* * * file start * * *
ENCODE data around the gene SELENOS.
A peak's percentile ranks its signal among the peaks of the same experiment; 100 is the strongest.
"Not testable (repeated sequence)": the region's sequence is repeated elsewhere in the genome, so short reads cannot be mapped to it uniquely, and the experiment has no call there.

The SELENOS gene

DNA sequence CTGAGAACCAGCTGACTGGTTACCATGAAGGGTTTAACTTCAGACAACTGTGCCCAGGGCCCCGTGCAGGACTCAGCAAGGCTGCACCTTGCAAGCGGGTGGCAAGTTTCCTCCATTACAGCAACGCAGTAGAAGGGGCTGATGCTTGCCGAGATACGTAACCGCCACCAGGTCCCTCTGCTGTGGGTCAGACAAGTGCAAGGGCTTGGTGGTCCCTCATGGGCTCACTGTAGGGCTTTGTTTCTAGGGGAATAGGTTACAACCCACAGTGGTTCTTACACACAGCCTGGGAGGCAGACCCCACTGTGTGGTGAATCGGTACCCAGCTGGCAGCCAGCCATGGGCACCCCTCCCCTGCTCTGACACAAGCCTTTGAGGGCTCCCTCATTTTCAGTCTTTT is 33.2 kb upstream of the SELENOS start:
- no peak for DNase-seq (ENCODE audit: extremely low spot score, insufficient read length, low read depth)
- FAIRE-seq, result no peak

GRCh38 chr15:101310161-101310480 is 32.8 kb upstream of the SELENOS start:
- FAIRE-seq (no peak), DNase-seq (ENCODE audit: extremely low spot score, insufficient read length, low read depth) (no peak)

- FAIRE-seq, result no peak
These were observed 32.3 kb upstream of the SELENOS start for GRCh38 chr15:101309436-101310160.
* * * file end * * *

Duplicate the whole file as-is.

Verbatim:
ENCODE data around the gene SELENOS.
A peak's percentile ranks its signal among the peaks of the same experiment; 100 is the strongest.
"Not testable (repeated sequence)": the region's sequence is repeated elsewhere in the genome, so short reads cannot be mapped to it uniquely, and the experiment has no call there.

The SELENOS gene

DNA sequence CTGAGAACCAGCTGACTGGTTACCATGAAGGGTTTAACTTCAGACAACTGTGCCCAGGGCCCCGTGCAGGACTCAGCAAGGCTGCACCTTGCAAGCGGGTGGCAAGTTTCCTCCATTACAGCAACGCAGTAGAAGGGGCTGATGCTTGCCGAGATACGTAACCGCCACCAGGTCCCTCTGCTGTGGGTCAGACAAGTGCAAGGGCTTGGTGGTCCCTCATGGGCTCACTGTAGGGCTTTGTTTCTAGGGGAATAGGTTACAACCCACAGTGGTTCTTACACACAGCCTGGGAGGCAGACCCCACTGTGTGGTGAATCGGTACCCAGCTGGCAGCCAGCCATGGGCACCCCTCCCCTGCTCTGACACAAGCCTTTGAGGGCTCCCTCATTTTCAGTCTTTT is 33.2 kb upstream of the SELENOS start:
- no peak for DNase-seq (ENCODE audit: extremely low spot score, insufficient read length, low read depth)
- FAIRE-seq, result no peak

GRCh38 chr15:101310161-101310480 is 32.8 kb upstream of the SELENOS start:
- FAIRE-seq (no peak), DNase-seq (ENCODE audit: extremely low spot score, insufficient read length, low read depth) (no peak)

- FAIRE-seq, result no peak
These were observed 32.3 kb upstream of the SELENOS start for GRCh38 chr15:101309436-101310160.